FROM Lynn Shelton
‘Laggies’ Lynn Shelton’s films typically have been indies featuring just a few youngish and slightly adrift men and women who talk a lot. Their conversations feel natural and improvised, because often, they are. When Shelton sat down to talk with us about her career, she said she had not originally set out to make movies. She earned a masters degree in photography and before that, she studied acting in college. Eventually she transitioned from off of the stage to behind a camera, where she started making short experimental documentaries. One of those documentaries caught the attention of The Film Company, a unique non-profit studio in Seattle. They gave Shelton the funding, crew and equipment to make another movie about anything she wanted. The result was the 2006 narrative feature We Go Way Back. Later, she collaborated with Mark Duplass for Humpday and Your Sister’s Sister, both of which had heavily improvised dialogue. With her newest film Laggies, Shelton took a more structured approach. It’s the first film she’s made that she didn’t write herself--Andrea Seigel wrote the screenplay. Still, as in her earlier movies, the focus of Laggies is a relationship. Chloe Grace Moretz and Keira Knightley in Lynn Shelton's new movie Laggies In this case, an oddball friendship that forms when Keira Knightley as an overeducated but underachieving 28-year-old starts hanging out with a 16 year old high school student played by Chloe Grace Moretz. Laggies gives Shelton the chance to bring her layered characters and quirky on-screen relationships to a more mainstream audience, a change, she tells us, she’s happy to embrace.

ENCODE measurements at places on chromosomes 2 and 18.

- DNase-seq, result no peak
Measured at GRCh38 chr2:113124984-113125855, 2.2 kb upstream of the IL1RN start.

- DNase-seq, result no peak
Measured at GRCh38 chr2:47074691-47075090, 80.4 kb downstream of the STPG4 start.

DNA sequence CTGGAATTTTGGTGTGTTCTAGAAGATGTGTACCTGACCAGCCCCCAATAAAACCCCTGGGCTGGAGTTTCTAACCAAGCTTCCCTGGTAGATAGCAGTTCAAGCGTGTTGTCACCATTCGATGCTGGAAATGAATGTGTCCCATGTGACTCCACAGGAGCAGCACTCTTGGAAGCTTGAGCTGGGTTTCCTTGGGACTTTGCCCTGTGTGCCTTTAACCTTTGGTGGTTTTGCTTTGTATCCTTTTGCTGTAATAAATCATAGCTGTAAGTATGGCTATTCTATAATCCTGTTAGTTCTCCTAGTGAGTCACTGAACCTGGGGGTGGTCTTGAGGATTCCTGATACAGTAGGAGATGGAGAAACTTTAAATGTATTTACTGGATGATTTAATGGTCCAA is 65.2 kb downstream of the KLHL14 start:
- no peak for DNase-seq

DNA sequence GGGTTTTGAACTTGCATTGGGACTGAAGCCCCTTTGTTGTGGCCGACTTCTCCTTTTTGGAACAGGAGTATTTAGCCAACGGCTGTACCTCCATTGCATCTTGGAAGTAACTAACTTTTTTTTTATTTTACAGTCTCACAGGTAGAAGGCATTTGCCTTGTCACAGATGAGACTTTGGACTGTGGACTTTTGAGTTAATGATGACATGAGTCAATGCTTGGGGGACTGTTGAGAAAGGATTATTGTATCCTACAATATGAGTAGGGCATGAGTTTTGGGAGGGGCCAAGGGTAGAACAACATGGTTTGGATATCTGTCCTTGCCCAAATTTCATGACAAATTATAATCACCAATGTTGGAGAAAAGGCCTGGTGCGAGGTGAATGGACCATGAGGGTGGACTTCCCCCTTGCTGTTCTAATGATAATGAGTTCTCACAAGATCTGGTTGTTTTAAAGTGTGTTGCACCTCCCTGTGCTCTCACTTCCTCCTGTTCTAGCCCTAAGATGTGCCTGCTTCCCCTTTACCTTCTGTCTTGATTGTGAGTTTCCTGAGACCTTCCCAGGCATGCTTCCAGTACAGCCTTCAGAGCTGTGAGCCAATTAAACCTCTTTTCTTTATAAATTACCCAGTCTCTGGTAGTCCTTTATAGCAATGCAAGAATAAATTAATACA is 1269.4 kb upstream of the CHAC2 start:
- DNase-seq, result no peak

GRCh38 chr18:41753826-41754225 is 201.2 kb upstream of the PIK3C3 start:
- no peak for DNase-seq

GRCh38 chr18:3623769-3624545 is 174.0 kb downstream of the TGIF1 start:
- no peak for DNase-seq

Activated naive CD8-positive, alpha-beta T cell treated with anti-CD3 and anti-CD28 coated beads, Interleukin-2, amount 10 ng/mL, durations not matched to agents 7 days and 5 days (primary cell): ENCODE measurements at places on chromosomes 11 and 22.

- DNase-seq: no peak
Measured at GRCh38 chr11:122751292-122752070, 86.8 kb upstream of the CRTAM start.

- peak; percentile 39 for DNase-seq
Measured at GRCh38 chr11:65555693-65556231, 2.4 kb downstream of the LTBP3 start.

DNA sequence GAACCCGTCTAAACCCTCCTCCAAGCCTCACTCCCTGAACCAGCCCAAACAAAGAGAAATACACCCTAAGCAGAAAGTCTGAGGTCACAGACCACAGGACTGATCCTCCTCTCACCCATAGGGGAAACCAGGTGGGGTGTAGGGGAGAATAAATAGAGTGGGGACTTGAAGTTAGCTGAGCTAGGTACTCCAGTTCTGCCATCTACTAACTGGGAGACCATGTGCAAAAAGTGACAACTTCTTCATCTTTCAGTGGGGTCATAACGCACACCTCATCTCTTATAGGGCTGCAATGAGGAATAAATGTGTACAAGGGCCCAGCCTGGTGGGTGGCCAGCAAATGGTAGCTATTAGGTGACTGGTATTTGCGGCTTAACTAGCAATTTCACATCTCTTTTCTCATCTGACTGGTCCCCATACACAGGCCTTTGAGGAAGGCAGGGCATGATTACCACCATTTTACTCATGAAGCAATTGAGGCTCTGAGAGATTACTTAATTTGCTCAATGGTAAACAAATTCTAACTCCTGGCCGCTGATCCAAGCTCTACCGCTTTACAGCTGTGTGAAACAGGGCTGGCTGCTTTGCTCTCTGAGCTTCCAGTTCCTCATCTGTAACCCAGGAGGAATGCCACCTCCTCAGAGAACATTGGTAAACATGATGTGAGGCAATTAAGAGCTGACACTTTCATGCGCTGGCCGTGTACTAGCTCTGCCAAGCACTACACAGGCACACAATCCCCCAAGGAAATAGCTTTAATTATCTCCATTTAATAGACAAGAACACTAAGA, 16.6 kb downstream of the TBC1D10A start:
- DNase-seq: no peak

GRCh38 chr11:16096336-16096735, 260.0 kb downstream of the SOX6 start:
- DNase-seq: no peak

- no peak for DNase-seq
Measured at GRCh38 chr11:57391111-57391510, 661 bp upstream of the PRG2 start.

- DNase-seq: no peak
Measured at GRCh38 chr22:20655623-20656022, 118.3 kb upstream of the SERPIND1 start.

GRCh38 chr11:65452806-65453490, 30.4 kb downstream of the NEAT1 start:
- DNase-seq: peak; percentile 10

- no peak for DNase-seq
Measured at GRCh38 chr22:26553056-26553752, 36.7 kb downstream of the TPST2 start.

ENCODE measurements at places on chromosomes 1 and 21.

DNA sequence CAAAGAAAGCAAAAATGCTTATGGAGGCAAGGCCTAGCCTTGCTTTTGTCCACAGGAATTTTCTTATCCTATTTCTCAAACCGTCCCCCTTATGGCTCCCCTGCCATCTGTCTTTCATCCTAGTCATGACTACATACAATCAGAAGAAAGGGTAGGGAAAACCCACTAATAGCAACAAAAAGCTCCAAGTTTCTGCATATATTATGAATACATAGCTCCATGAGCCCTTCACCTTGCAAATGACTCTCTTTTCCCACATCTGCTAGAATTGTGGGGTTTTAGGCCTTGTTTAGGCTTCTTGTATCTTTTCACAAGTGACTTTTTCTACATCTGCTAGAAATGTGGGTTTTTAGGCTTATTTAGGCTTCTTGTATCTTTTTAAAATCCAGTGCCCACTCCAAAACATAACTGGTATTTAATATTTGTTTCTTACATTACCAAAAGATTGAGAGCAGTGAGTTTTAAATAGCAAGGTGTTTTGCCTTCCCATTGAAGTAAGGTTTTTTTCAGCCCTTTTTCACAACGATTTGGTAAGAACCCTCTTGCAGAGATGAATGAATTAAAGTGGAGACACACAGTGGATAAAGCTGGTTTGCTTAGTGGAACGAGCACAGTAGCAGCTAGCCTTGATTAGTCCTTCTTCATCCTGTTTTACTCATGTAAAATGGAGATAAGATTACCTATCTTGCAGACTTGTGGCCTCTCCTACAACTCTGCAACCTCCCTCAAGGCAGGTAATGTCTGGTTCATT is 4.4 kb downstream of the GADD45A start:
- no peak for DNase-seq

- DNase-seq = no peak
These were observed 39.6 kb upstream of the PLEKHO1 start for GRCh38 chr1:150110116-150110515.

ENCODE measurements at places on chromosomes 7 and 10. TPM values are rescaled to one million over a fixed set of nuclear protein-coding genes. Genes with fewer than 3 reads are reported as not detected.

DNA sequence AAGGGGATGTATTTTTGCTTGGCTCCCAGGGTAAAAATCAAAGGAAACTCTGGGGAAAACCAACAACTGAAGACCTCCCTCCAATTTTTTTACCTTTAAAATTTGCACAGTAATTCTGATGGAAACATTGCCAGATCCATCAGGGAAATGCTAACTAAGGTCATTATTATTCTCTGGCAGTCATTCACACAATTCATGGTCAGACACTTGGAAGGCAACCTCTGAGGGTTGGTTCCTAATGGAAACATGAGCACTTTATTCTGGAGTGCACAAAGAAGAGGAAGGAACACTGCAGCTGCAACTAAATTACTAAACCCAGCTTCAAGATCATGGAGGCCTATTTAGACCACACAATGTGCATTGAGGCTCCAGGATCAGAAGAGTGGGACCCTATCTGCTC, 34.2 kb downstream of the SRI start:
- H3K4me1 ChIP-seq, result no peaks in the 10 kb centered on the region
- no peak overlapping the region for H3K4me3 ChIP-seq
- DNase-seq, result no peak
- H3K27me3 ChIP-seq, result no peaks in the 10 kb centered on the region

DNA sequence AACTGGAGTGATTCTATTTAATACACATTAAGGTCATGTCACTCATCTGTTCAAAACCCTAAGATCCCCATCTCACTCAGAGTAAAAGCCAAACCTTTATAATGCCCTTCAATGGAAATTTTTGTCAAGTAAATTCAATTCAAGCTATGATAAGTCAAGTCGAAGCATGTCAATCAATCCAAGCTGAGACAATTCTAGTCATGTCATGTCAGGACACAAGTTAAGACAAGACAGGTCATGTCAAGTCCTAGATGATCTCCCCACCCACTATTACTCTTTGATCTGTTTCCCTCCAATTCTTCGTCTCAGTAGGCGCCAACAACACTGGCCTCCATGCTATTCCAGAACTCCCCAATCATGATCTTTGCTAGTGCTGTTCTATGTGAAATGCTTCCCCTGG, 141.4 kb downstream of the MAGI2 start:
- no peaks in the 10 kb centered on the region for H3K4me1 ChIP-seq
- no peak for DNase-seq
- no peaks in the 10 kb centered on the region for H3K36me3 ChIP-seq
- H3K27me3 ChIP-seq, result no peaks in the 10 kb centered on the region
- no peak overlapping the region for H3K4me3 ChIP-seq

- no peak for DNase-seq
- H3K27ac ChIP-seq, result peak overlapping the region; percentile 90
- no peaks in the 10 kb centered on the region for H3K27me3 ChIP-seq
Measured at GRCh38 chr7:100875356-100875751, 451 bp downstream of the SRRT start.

George Saunders: Lincoln in the Bardo (Part I) Lincoln in the Bardo dramatizes a grieving President Lincoln as he visits the grave of his beloved son Willie, who died at age eleven. In the novel, the buried dead believe they're not dead -- "they're sick and refer to their coffins as "sick boxes."
Emil Ferris: My Favorite Thing Is Monsters My Favorite Thing Is Monsters, Emil Ferris' debut graphic novel, is the diary of a ten-year-old girl obsessed with monsters who also believes she herself is a werewolf.
Building homes near freeways, 'Rick Owens: Furniture' The White House wants to roll back fuel economy standards. Could that mean more air pollutants coming out of car tailpipes -- just as LA is seeing a surge of home construction along freeways? And a fashion world provocateur, Rick Owens, talks about designing furniture inspired by land art and brutalist architecture, and raising existential questions on the runway.